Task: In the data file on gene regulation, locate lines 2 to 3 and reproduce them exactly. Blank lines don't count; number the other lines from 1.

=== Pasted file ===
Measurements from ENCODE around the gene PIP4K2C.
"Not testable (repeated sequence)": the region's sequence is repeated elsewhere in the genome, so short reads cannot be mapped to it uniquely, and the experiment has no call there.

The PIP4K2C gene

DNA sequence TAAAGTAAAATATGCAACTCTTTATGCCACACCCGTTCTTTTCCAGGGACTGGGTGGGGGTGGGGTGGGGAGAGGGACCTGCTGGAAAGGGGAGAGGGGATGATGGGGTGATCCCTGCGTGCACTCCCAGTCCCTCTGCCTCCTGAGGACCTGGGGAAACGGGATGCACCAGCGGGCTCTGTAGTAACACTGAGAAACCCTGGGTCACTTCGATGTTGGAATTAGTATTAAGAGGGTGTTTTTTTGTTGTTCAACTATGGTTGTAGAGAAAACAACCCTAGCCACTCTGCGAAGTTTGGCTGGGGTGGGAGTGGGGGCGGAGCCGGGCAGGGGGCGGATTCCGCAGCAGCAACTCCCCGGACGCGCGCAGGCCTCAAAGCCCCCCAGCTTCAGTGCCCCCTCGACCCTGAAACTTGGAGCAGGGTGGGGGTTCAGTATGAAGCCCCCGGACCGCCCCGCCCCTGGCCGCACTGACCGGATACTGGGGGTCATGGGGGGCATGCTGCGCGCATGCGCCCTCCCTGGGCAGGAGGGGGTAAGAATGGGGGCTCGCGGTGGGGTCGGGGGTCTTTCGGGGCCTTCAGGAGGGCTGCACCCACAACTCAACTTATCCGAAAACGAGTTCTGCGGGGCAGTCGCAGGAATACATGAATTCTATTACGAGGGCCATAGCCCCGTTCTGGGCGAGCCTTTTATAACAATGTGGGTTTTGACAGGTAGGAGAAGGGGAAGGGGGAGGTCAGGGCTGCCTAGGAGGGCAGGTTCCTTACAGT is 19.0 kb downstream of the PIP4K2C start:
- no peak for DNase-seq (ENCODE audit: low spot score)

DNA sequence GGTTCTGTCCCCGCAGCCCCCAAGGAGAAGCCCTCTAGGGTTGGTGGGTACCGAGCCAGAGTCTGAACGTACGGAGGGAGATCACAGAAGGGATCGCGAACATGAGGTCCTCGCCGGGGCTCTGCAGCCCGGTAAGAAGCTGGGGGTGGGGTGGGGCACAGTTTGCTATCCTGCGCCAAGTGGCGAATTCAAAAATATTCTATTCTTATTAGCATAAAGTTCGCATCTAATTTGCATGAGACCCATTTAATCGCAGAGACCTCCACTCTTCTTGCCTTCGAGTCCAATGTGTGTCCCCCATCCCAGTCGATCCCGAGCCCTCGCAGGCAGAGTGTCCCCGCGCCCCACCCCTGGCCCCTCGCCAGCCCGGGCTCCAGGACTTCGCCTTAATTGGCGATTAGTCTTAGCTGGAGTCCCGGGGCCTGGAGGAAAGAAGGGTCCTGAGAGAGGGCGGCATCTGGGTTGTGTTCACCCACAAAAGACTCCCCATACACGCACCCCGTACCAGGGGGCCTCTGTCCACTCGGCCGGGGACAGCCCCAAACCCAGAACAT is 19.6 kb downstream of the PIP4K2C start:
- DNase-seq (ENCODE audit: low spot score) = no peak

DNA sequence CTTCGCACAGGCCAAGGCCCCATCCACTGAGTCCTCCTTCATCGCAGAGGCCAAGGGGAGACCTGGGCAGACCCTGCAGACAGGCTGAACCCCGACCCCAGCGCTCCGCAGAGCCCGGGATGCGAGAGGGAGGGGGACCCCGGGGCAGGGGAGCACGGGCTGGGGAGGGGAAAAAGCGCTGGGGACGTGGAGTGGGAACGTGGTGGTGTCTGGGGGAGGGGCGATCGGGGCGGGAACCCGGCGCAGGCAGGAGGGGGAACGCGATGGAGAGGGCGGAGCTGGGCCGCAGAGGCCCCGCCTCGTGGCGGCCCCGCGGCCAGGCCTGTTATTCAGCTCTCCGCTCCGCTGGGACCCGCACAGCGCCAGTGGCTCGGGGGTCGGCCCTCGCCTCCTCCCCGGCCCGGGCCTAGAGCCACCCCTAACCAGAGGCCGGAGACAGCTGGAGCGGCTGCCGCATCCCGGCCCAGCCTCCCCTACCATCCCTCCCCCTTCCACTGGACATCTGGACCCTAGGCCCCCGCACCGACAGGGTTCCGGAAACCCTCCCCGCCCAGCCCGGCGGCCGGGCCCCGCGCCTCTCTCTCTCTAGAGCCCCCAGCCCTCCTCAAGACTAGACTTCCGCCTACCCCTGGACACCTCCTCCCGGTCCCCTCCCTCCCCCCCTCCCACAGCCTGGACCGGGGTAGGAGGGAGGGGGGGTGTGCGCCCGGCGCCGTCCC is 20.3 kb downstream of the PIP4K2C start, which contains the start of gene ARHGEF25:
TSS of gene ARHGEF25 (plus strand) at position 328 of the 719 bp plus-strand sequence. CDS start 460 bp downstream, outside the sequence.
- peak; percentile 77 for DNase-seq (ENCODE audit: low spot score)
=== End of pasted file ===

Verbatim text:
"Not testable (repeated sequence)": the region's sequence is repeated elsewhere in the genome, so short reads cannot be mapped to it uniquely, and the experiment has no call there.

The PIP4K2C gene